View Full Version : How to Submit

02-21-2015, 04:54 PM
I've written the first book in what could turn into a potential series. However, my word count for book one is kinda to big, so i decided to split the first book into volumes. So now Book 1 is split into 2 volumes.
When i make the query letter, do i focus on Volume 1 of the book or do i focus on the whole book?

Cathy C
02-21-2015, 05:35 PM
First, welcome to the boards! Always nice to see new people wandering the halls. :)

Next, there really is no such thing as volume 1 and 2 of a book. You have books one and two on your hands. If there isn't a full story contained in the first book, you'll need to work on editing it into one. By that, I mean publishers are going to publish a book that tells a full story, even if it's part of a larger world. One example I use fairly often is Star Wars. The first movie tells an entire story, even though you know there's more to be told. But at the end, the battle is won and the good guys survived to fight another day. However, the villain also survived and the Empire wasn't defeated. Still, if the second movie had never been made, the first one would satisfy you.

That's how you need to look at it--if the second volume never saw the light of day for whatever reason, can volume 1 stand alone and give the reader a good story? If not as it sits now, get thee to the editing screen. Don't fear editing or cutting words. It's part of the job and we all have to do it. It's very likely I've deleted more words I've written than I've published over the last decade. ;)

Good luck!

02-21-2015, 06:21 PM
Thank you so much for responding.

So is it ok to leave it off on a cliffhanger. Like the first part would have a nice wrap up but it still leaves readers with unanswered questions. Like i come across tv shows where season 1 would leave off on a huge cliffhanger and than gets canceled and season 2 dont see the light of day. (Not a cliffhanger where someone gets a gun pointed to they head and the story ends lol)

And if book 2 is just the second part to book 1 isnt that off putting to potential buyers knowing book 3 would really be the actual second book. I see publishers mark a split book like part 1 and part 2 so people would know its all one book.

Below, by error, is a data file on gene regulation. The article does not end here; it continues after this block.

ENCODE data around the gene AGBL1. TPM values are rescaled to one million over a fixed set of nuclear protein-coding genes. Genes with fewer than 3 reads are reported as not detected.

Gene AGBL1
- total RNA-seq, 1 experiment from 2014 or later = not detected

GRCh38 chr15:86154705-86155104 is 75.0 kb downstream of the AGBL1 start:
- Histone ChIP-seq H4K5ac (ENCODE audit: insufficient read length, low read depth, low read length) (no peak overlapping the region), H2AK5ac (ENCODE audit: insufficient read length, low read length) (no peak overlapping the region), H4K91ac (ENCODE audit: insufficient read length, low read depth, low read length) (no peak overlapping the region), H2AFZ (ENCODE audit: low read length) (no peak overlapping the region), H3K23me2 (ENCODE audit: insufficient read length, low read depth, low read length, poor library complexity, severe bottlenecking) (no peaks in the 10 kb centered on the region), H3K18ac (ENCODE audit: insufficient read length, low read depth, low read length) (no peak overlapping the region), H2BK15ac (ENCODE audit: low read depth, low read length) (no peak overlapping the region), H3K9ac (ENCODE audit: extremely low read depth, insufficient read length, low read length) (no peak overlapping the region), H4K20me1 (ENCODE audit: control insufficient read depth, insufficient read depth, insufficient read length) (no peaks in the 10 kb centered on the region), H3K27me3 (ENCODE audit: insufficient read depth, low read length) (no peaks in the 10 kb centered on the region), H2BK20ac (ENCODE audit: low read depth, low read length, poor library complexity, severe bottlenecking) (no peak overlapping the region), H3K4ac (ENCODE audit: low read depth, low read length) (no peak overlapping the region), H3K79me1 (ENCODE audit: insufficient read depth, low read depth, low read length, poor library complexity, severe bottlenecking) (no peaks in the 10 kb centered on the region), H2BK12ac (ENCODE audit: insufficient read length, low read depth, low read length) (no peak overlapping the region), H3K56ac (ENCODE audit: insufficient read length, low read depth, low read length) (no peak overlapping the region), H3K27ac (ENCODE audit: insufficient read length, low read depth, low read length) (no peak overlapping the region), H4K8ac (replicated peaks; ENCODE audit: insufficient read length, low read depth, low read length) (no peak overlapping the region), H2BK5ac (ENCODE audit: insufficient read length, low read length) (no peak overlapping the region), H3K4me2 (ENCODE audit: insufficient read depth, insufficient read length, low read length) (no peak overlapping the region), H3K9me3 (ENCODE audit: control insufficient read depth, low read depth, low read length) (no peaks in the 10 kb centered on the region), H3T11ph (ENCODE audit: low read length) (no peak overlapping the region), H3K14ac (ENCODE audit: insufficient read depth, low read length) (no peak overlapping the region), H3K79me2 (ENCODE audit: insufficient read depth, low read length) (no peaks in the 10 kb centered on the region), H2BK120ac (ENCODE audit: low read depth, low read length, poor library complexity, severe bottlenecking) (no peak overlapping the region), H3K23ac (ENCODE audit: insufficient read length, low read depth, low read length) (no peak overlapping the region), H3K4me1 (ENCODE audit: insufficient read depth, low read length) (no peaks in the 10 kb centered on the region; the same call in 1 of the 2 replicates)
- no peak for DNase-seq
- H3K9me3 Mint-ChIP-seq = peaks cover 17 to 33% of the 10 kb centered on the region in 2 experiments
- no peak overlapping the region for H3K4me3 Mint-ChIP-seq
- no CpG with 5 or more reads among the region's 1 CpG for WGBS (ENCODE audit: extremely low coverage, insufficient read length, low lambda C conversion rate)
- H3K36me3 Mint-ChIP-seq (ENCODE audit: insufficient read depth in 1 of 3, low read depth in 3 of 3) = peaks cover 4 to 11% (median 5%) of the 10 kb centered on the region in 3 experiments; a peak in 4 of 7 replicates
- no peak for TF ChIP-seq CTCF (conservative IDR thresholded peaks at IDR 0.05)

I would hate to market book 2 as the second book in the series knowing its actually just part 2 of book 1. Its times i would go on amazn and see people upset cause they bought part 2 of a split novel thinking it was actually the second novel in a series.

Dennis E. Taylor
02-21-2015, 08:04 PM
I'm not sure I understand your reply, so let's expand the comparison.

In Star Wars, the Death Star gets blown up, the heroes get a medal. Danger past, tension resolved. Vader gets away, but the story presented in the movie is resolved.

In Lord of the Rings, the first book ends with Frodo and Sam pushing off in a canoe. Nothing is resolved. Sauron is still being a pain, Orcs are still running around kicking over garbage cans, and the rest of the fellowship is left waiting for a taxi. Nothing is resolved, you have to buy the second book to find out what happens.

The LOTR type of series is harder to sell unless you are an established author. The Star Wars type is a much better bet.

BTW, you haven't indicated how long your books are. Could make a difference.

ETA: If LOTR was a new, unknown book, and I'd bought the first one without being told it was a serial, I'd be very, very pissed.

02-21-2015, 09:33 PM
The best thing to do is cut the story down to size. Make it fit into one book. There is no story that can't be cut down to size.

02-21-2015, 10:32 PM
The LOTR cliffhanger ending is not the ending i was creating.

The ending i was stating was, for example:

The story is based around a women who baby get switched at birth. When she realizes the baby isn't hers due to the baby eye color not matching hers or the fathers or other family members, she goes to report it. So throughout the novel she on a search to find her missing baby while being forced to care for a baby thats not hers but everyone including doctors states it is hers.

The novel is split into 2 parts because i think its to big for a debut novel. The novel is a potential trilogy.